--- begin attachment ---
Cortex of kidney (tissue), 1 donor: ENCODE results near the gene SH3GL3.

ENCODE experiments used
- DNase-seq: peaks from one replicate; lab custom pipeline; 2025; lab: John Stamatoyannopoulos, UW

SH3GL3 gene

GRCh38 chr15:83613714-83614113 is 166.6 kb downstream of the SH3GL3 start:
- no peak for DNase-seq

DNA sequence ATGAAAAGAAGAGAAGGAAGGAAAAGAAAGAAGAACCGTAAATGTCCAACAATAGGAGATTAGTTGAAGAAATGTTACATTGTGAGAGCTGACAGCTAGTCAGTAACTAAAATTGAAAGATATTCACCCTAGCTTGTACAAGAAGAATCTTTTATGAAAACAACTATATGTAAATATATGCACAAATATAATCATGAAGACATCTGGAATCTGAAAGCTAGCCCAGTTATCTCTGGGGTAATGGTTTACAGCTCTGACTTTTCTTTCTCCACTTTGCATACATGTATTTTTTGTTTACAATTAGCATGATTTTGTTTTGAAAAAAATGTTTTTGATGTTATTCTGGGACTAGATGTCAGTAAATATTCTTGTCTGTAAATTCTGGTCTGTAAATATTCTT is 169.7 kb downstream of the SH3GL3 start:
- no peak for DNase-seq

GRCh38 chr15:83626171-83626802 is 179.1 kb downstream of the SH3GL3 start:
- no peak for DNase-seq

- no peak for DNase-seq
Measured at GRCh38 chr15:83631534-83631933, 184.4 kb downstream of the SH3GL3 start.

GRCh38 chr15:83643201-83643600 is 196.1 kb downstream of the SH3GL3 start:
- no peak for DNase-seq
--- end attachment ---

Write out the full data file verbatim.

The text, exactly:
Cortex of kidney (tissue), 1 donor: ENCODE results near the gene SH3GL3.

ENCODE experiments used
- DNase-seq: peaks from one replicate; lab custom pipeline; 2025; lab: John Stamatoyannopoulos, UW

SH3GL3 gene

GRCh38 chr15:83613714-83614113 is 166.6 kb downstream of the SH3GL3 start:
- no peak for DNase-seq

DNA sequence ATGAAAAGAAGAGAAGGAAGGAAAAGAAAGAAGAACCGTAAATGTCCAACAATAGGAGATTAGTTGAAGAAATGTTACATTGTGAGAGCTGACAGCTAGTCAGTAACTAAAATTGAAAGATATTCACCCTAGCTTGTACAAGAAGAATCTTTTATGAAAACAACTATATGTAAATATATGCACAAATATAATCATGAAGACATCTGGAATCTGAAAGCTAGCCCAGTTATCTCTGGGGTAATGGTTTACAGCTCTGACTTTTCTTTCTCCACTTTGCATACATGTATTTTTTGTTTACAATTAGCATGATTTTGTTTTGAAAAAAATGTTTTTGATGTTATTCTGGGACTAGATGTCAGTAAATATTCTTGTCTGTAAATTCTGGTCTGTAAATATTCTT is 169.7 kb downstream of the SH3GL3 start:
- no peak for DNase-seq

GRCh38 chr15:83626171-83626802 is 179.1 kb downstream of the SH3GL3 start:
- no peak for DNase-seq

- no peak for DNase-seq
Measured at GRCh38 chr15:83631534-83631933, 184.4 kb downstream of the SH3GL3 start.

GRCh38 chr15:83643201-83643600 is 196.1 kb downstream of the SH3GL3 start:
- no peak for DNase-seq